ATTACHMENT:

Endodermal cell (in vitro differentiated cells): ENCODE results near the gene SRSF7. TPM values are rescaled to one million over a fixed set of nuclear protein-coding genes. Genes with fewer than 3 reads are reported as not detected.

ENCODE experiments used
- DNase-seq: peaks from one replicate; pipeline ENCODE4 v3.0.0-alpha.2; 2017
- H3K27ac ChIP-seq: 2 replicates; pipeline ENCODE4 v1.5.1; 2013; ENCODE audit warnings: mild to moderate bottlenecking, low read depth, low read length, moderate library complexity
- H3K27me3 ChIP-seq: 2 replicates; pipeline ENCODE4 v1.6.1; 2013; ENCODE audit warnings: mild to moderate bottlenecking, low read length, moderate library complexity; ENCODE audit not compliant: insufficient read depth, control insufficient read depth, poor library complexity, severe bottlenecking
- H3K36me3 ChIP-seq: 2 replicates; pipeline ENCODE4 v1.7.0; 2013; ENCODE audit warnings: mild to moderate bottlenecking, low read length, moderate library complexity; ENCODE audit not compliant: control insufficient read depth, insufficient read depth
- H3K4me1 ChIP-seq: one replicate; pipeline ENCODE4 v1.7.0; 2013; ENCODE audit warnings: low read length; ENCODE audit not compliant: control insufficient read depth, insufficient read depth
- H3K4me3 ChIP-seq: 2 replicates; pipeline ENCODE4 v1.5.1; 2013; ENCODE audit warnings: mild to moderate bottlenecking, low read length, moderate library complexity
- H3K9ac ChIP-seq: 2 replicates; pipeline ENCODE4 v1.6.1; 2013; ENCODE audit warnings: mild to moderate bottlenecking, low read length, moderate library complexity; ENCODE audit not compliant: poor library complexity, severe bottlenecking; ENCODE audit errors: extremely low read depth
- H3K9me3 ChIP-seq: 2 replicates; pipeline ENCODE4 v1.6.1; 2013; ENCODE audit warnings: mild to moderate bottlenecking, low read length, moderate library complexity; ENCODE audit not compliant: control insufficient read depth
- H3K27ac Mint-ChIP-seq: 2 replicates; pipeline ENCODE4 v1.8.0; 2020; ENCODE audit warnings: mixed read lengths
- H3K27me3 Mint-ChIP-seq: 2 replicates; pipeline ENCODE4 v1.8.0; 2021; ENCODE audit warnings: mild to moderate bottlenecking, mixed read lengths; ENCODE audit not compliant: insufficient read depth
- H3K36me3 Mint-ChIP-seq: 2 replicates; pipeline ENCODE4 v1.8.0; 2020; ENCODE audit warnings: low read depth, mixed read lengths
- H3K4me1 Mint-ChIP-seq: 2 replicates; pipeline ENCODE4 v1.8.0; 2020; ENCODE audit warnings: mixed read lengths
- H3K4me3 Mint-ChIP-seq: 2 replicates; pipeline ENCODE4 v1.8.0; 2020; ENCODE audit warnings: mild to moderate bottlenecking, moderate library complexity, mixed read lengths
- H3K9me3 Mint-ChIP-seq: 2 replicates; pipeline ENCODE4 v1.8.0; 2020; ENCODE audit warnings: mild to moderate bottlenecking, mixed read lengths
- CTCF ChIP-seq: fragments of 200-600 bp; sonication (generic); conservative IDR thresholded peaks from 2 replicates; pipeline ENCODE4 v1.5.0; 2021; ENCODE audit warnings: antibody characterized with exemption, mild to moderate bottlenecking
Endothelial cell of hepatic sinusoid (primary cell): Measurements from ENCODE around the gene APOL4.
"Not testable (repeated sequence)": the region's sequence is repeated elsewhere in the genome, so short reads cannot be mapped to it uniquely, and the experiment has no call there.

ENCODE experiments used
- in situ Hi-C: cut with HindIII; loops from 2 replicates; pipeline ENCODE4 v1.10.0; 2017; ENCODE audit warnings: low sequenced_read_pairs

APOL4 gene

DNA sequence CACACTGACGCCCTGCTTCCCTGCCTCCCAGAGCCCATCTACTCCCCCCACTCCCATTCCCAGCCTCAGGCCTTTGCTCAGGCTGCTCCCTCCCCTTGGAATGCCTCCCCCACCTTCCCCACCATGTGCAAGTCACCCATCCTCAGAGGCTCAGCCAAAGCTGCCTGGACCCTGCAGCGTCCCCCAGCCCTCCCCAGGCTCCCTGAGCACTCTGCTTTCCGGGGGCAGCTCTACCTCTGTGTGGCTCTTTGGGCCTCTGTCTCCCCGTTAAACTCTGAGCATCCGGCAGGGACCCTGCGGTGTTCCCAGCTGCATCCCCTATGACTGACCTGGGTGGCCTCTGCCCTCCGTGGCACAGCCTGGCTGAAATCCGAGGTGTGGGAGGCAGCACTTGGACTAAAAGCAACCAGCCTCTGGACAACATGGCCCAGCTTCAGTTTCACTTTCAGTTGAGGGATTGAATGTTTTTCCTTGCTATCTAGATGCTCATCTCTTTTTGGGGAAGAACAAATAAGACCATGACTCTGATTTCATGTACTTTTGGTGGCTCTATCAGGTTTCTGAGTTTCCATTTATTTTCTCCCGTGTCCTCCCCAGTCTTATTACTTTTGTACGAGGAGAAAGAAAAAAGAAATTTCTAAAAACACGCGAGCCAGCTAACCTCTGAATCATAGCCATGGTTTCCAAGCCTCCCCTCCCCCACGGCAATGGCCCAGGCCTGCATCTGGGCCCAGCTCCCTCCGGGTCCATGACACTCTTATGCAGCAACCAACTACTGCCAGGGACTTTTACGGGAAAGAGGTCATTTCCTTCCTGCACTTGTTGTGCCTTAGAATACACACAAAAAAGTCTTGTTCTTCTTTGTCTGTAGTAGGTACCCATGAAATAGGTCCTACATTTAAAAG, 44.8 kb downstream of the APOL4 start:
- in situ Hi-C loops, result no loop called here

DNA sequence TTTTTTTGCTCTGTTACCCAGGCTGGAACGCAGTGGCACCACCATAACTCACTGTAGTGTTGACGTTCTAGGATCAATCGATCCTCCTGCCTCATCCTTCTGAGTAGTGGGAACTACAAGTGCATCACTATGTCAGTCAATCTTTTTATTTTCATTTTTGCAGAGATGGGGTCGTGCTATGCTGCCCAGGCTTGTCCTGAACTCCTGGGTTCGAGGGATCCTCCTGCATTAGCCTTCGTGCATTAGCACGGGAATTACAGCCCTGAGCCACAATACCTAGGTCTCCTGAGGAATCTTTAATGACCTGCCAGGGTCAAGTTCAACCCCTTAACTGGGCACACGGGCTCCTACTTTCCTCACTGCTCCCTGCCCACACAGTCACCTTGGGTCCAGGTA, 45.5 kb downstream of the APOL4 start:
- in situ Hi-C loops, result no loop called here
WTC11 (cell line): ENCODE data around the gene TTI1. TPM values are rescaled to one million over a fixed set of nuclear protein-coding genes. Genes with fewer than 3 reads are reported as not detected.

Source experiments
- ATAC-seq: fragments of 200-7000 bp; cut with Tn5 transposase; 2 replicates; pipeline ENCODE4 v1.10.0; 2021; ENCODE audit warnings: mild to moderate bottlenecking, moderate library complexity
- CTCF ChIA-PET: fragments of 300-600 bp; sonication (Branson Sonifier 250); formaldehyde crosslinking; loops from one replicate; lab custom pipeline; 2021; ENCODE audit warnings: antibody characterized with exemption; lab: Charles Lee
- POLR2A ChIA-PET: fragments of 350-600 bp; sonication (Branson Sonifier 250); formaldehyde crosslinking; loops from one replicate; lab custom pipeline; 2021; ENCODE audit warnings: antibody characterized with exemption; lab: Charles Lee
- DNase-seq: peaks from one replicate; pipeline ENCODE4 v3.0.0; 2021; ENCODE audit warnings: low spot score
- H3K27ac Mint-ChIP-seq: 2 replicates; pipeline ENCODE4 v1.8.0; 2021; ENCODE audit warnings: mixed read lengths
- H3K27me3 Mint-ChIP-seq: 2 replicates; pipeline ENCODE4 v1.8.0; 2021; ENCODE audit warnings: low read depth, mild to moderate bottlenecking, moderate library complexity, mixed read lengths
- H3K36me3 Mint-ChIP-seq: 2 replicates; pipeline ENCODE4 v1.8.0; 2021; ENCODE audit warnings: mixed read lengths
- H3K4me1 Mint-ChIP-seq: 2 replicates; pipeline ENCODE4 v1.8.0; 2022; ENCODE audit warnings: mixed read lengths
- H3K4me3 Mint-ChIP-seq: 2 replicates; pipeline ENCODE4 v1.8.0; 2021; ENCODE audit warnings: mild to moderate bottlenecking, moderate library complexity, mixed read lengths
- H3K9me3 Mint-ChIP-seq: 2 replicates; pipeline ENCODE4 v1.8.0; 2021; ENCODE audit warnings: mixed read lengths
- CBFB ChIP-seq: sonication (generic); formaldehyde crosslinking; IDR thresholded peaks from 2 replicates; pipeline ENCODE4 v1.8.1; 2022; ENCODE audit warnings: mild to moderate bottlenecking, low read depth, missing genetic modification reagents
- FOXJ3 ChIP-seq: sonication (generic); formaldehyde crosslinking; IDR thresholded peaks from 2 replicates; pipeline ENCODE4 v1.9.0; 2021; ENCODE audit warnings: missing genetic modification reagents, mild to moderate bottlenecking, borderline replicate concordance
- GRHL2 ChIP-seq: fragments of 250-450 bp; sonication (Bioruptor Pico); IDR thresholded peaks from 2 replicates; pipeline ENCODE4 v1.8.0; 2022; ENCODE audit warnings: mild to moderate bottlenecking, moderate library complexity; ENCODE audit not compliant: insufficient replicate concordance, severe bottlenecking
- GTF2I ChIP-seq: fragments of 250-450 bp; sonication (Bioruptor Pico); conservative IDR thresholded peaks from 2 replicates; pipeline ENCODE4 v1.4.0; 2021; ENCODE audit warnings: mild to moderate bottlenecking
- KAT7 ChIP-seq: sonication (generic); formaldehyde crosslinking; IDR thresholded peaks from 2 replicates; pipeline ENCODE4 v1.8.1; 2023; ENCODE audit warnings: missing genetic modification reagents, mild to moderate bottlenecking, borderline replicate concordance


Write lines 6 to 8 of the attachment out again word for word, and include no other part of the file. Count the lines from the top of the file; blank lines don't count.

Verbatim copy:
- H3K36me3 ChIP-seq: 2 replicates; pipeline ENCODE4 v1.7.0; 2013; ENCODE audit warnings: mild to moderate bottlenecking, low read length, moderate library complexity; ENCODE audit not compliant: control insufficient read depth, insufficient read depth
- H3K4me1 ChIP-seq: one replicate; pipeline ENCODE4 v1.7.0; 2013; ENCODE audit warnings: low read length; ENCODE audit not compliant: control insufficient read depth, insufficient read depth
- H3K4me3 ChIP-seq: 2 replicates; pipeline ENCODE4 v1.5.1; 2013; ENCODE audit warnings: mild to moderate bottlenecking, low read length, moderate library complexity